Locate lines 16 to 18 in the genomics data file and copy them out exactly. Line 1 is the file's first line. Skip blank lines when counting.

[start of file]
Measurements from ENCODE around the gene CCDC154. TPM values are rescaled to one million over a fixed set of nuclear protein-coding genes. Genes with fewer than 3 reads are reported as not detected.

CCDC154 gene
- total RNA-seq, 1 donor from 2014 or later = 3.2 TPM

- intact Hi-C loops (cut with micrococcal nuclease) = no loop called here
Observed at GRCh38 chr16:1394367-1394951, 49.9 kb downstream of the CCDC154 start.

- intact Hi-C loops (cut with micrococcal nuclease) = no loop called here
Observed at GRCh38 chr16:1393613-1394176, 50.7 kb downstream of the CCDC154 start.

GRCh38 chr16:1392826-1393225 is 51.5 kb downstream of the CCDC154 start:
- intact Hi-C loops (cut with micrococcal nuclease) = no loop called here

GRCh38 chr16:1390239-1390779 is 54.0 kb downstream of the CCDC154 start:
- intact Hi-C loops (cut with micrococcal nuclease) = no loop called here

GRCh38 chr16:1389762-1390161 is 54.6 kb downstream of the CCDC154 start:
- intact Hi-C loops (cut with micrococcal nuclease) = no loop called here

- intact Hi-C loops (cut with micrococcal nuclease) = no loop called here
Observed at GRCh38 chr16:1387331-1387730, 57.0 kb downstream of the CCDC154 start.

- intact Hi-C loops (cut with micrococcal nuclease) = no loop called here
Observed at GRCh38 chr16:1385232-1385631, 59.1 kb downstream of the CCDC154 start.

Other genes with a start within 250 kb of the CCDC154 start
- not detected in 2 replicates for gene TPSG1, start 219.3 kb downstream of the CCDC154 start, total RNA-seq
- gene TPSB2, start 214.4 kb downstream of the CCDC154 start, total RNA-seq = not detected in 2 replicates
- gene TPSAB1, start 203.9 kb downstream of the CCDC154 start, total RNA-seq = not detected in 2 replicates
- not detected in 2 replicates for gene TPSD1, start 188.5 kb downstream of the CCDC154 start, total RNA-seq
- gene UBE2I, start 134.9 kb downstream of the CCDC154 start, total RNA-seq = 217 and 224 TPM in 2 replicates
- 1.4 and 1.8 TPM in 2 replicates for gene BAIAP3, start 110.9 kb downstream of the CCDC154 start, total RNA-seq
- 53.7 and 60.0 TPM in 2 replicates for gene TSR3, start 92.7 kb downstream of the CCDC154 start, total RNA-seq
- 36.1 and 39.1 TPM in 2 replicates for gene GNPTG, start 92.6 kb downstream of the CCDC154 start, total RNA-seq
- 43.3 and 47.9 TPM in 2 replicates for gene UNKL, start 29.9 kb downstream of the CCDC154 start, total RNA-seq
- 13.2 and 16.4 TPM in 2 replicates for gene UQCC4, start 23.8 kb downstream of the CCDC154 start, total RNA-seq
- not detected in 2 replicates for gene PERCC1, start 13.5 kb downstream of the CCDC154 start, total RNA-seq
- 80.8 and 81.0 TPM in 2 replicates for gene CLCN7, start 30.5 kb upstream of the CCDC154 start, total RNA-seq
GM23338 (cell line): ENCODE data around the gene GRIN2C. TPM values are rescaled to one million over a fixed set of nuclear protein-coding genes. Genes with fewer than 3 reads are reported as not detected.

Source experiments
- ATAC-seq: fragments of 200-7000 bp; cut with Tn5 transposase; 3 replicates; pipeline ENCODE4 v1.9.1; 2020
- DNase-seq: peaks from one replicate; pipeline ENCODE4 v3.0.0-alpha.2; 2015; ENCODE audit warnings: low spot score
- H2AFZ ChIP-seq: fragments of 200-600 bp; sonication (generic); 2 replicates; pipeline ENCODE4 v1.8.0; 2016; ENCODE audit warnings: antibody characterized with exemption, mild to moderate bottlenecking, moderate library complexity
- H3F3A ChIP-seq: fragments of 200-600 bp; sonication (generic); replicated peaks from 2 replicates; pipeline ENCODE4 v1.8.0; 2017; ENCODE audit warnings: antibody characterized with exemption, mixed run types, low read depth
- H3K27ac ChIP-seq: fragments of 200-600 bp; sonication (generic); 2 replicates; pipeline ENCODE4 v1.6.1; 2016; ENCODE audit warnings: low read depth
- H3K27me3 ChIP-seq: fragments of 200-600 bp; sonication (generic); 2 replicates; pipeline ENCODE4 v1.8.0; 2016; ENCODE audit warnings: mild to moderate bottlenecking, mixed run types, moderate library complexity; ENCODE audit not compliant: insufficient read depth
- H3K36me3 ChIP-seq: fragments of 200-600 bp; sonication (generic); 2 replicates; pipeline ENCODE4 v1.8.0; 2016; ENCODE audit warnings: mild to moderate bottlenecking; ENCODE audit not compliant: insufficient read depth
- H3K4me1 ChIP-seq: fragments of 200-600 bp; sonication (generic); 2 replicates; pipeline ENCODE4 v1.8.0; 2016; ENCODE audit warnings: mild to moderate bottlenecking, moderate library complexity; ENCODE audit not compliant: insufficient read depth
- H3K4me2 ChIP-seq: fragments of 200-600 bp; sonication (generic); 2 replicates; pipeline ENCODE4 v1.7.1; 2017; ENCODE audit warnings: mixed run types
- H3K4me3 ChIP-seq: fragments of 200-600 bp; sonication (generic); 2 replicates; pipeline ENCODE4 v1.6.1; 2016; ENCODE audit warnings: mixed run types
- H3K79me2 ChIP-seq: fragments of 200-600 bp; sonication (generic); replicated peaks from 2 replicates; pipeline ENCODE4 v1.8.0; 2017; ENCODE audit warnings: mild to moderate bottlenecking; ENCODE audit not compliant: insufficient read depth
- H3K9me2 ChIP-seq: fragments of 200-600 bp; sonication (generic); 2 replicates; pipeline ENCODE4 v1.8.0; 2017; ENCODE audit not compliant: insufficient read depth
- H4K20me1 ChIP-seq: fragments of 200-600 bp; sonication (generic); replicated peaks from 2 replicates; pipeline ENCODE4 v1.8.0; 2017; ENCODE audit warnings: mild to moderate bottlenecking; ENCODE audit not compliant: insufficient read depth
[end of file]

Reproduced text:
- intact Hi-C loops (cut with micrococcal nuclease) = no loop called here
Observed at GRCh38 chr16:1385232-1385631, 59.1 kb downstream of the CCDC154 start.

Other genes with a start within 250 kb of the CCDC154 start